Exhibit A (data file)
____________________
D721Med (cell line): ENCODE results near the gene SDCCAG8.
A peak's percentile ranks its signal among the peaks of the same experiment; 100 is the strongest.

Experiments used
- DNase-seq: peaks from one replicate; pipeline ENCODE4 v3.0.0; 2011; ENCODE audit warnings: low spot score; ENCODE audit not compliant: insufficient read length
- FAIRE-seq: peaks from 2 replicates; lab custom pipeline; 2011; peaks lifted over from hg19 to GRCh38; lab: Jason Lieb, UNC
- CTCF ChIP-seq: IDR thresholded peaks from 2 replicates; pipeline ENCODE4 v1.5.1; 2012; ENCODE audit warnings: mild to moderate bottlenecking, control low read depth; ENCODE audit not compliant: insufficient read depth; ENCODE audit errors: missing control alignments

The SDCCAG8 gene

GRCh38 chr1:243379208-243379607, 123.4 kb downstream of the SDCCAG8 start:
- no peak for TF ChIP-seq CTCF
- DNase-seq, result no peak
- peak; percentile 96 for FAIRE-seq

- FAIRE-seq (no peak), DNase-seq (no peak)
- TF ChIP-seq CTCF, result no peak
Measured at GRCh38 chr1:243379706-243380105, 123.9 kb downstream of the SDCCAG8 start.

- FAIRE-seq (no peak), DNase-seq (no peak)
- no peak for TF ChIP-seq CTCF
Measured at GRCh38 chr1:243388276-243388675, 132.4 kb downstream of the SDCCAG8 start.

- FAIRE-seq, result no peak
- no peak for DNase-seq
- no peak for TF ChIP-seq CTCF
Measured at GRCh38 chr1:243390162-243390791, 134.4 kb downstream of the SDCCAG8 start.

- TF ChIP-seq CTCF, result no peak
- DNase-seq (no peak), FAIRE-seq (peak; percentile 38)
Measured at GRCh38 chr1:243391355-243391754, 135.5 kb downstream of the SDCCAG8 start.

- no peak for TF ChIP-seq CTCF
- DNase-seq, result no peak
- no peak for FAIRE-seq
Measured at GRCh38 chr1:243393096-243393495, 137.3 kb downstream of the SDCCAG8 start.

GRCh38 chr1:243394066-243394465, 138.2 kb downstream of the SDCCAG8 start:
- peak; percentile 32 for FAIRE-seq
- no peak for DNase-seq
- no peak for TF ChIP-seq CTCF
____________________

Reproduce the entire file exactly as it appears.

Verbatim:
D721Med (cell line): ENCODE results near the gene SDCCAG8.
A peak's percentile ranks its signal among the peaks of the same experiment; 100 is the strongest.

Experiments used
- DNase-seq: peaks from one replicate; pipeline ENCODE4 v3.0.0; 2011; ENCODE audit warnings: low spot score; ENCODE audit not compliant: insufficient read length
- FAIRE-seq: peaks from 2 replicates; lab custom pipeline; 2011; peaks lifted over from hg19 to GRCh38; lab: Jason Lieb, UNC
- CTCF ChIP-seq: IDR thresholded peaks from 2 replicates; pipeline ENCODE4 v1.5.1; 2012; ENCODE audit warnings: mild to moderate bottlenecking, control low read depth; ENCODE audit not compliant: insufficient read depth; ENCODE audit errors: missing control alignments

The SDCCAG8 gene

GRCh38 chr1:243379208-243379607, 123.4 kb downstream of the SDCCAG8 start:
- no peak for TF ChIP-seq CTCF
- DNase-seq, result no peak
- peak; percentile 96 for FAIRE-seq

- FAIRE-seq (no peak), DNase-seq (no peak)
- TF ChIP-seq CTCF, result no peak
Measured at GRCh38 chr1:243379706-243380105, 123.9 kb downstream of the SDCCAG8 start.

- FAIRE-seq (no peak), DNase-seq (no peak)
- no peak for TF ChIP-seq CTCF
Measured at GRCh38 chr1:243388276-243388675, 132.4 kb downstream of the SDCCAG8 start.

- FAIRE-seq, result no peak
- no peak for DNase-seq
- no peak for TF ChIP-seq CTCF
Measured at GRCh38 chr1:243390162-243390791, 134.4 kb downstream of the SDCCAG8 start.

- TF ChIP-seq CTCF, result no peak
- DNase-seq (no peak), FAIRE-seq (peak; percentile 38)
Measured at GRCh38 chr1:243391355-243391754, 135.5 kb downstream of the SDCCAG8 start.

- no peak for TF ChIP-seq CTCF
- DNase-seq, result no peak
- no peak for FAIRE-seq
Measured at GRCh38 chr1:243393096-243393495, 137.3 kb downstream of the SDCCAG8 start.

GRCh38 chr1:243394066-243394465, 138.2 kb downstream of the SDCCAG8 start:
- peak; percentile 32 for FAIRE-seq
- no peak for DNase-seq
- no peak for TF ChIP-seq CTCF